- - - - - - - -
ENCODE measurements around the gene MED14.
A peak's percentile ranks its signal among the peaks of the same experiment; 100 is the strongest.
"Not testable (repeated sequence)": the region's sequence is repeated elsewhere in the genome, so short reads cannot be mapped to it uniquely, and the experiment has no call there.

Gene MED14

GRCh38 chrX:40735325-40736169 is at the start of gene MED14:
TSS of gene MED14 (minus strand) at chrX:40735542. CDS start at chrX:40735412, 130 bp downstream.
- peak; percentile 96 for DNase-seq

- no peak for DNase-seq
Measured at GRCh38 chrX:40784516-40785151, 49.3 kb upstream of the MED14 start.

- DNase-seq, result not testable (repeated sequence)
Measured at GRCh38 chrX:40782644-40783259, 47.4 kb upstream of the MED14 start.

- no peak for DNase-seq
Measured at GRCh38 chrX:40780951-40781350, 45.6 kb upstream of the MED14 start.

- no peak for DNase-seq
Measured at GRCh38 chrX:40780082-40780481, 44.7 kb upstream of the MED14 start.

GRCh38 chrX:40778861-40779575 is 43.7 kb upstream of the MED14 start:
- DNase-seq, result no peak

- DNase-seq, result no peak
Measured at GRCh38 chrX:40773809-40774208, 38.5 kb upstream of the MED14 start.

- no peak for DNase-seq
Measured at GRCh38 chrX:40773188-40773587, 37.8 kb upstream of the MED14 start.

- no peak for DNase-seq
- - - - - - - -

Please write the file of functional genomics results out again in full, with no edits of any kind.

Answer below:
ENCODE measurements around the gene MED14.
A peak's percentile ranks its signal among the peaks of the same experiment; 100 is the strongest.
"Not testable (repeated sequence)": the region's sequence is repeated elsewhere in the genome, so short reads cannot be mapped to it uniquely, and the experiment has no call there.

Gene MED14

GRCh38 chrX:40735325-40736169 is at the start of gene MED14:
TSS of gene MED14 (minus strand) at chrX:40735542. CDS start at chrX:40735412, 130 bp downstream.
- peak; percentile 96 for DNase-seq

- no peak for DNase-seq
Measured at GRCh38 chrX:40784516-40785151, 49.3 kb upstream of the MED14 start.

- DNase-seq, result not testable (repeated sequence)
Measured at GRCh38 chrX:40782644-40783259, 47.4 kb upstream of the MED14 start.

- no peak for DNase-seq
Measured at GRCh38 chrX:40780951-40781350, 45.6 kb upstream of the MED14 start.

- no peak for DNase-seq
Measured at GRCh38 chrX:40780082-40780481, 44.7 kb upstream of the MED14 start.

GRCh38 chrX:40778861-40779575 is 43.7 kb upstream of the MED14 start:
- DNase-seq, result no peak

- DNase-seq, result no peak
Measured at GRCh38 chrX:40773809-40774208, 38.5 kb upstream of the MED14 start.

- no peak for DNase-seq
Measured at GRCh38 chrX:40773188-40773587, 37.8 kb upstream of the MED14 start.

- no peak for DNase-seq